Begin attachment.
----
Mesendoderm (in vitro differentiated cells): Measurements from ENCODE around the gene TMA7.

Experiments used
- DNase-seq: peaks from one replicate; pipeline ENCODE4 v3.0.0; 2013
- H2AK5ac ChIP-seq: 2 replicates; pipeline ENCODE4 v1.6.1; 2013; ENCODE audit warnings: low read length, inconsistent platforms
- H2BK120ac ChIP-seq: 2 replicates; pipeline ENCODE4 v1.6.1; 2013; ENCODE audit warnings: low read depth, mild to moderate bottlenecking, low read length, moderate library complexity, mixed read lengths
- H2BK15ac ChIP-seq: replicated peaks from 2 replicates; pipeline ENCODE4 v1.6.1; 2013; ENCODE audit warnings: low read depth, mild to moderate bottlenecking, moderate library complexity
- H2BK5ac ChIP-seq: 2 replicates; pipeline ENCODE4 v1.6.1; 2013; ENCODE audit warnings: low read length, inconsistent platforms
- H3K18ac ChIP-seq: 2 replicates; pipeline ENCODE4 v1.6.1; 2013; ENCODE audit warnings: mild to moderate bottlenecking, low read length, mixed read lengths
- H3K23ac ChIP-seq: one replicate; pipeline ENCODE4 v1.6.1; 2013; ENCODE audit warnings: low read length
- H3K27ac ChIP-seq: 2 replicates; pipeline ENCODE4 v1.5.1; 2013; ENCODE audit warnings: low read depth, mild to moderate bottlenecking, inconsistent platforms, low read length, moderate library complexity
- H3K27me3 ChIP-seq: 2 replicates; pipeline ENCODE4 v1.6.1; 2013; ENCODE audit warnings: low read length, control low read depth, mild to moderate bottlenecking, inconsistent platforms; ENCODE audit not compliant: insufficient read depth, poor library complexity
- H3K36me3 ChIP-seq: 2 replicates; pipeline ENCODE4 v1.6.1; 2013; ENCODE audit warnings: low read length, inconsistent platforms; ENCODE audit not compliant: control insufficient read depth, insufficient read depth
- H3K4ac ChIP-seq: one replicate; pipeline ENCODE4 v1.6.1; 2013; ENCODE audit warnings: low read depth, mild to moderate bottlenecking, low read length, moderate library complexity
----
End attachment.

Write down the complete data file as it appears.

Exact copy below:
Mesendoderm (in vitro differentiated cells): Measurements from ENCODE around the gene TMA7.

Experiments used
- DNase-seq: peaks from one replicate; pipeline ENCODE4 v3.0.0; 2013
- H2AK5ac ChIP-seq: 2 replicates; pipeline ENCODE4 v1.6.1; 2013; ENCODE audit warnings: low read length, inconsistent platforms
- H2BK120ac ChIP-seq: 2 replicates; pipeline ENCODE4 v1.6.1; 2013; ENCODE audit warnings: low read depth, mild to moderate bottlenecking, low read length, moderate library complexity, mixed read lengths
- H2BK15ac ChIP-seq: replicated peaks from 2 replicates; pipeline ENCODE4 v1.6.1; 2013; ENCODE audit warnings: low read depth, mild to moderate bottlenecking, moderate library complexity
- H2BK5ac ChIP-seq: 2 replicates; pipeline ENCODE4 v1.6.1; 2013; ENCODE audit warnings: low read length, inconsistent platforms
- H3K18ac ChIP-seq: 2 replicates; pipeline ENCODE4 v1.6.1; 2013; ENCODE audit warnings: mild to moderate bottlenecking, low read length, mixed read lengths
- H3K23ac ChIP-seq: one replicate; pipeline ENCODE4 v1.6.1; 2013; ENCODE audit warnings: low read length
- H3K27ac ChIP-seq: 2 replicates; pipeline ENCODE4 v1.5.1; 2013; ENCODE audit warnings: low read depth, mild to moderate bottlenecking, inconsistent platforms, low read length, moderate library complexity
- H3K27me3 ChIP-seq: 2 replicates; pipeline ENCODE4 v1.6.1; 2013; ENCODE audit warnings: low read length, control low read depth, mild to moderate bottlenecking, inconsistent platforms; ENCODE audit not compliant: insufficient read depth, poor library complexity
- H3K36me3 ChIP-seq: 2 replicates; pipeline ENCODE4 v1.6.1; 2013; ENCODE audit warnings: low read length, inconsistent platforms; ENCODE audit not compliant: control insufficient read depth, insufficient read depth
- H3K4ac ChIP-seq: one replicate; pipeline ENCODE4 v1.6.1; 2013; ENCODE audit warnings: low read depth, mild to moderate bottlenecking, low read length, moderate library complexity